Draft DHS report called for long-term surveillance of Muslim immigrants

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Two Muslim women stand near a fence across the street from the White House before the start of a protest against the Trump administration’s proposed travel ban, in Washington, DC, on Oct 18, 2017. (photo: Drew Angerer / Getty Images)

Those fitting broad “at-risk” profiles would be targeted for continuous vetting.

By George Joseph | Foreign Policy | Feb 5, 2018


[The report] identifies a broad swath of Sunni Muslim residents as being potentially “vulnerable to terrorist narratives,” based on a set of risk indicators, such as being young, male, and having national origins in “the Middle East, South Asia or Africa.”


Department of Homeland Security draft report from late January called on authorities to continuously vet Sunni Muslim immigrants deemed to have “at-risk” demographic profiles.

The draft report, a copy of which was obtained by Foreign Policy, looks at 25 terrorist attacks in the United States between October 2001 and December 2017, concluding there would be “great value for the United States Government in dedicating resources to continuously evaluate persons of interest” and suggesting that immigrants to the United States be tracked on a “long-term basis.”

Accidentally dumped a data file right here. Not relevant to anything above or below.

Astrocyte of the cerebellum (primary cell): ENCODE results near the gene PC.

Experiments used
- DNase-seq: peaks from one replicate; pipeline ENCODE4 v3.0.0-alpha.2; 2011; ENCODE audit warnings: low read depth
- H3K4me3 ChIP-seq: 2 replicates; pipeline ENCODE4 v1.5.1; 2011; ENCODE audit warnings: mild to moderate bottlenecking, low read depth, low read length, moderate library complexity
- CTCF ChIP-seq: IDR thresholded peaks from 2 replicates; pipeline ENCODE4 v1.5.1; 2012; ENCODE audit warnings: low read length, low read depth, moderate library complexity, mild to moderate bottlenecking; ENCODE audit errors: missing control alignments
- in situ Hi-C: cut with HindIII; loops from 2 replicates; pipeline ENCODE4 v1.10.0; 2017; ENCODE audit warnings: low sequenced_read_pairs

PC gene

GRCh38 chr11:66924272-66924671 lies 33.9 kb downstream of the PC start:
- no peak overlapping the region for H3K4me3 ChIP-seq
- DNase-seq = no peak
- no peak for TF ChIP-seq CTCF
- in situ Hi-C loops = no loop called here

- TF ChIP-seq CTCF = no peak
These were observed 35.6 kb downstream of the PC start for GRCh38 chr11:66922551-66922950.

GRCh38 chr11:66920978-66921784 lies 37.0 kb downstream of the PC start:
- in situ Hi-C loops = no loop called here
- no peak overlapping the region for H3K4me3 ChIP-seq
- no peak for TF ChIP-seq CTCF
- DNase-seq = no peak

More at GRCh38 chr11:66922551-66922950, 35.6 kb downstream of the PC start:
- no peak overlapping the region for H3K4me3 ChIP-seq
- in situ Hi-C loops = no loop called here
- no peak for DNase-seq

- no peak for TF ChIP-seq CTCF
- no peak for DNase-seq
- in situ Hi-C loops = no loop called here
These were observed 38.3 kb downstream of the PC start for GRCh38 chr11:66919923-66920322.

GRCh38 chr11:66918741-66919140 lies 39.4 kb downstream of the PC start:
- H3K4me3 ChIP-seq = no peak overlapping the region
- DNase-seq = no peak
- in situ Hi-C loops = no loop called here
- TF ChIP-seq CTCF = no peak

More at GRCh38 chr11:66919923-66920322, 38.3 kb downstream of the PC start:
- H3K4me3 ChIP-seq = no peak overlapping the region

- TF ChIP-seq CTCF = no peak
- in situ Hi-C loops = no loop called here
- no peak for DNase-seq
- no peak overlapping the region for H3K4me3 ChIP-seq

If the report’s recommendations were implemented, it would represent a vast expansion of the Trump administration’s policies aimed at many Muslim immigrants, extending vetting from those trying to enter the United States to those already legally in the country, including permanent residents.

The report was produced at the request of U.S. Customs and Border Protection (CBP) Commissioner Kevin McAleenan on Jan. 22, according to internal DHS correspondence reviewed by Foreign Policy. The purpose of the report, the document says, is to “inform United States foreign visitor screening, immigrant vetting and on-going evaluations of United States-based individuals who might have a higher risk of becoming radicalized and conducting a violent attack.”

Foreign Policy, which reviewed the original draft document and related correspondence, is publishing a reproduced version of the text of the report.

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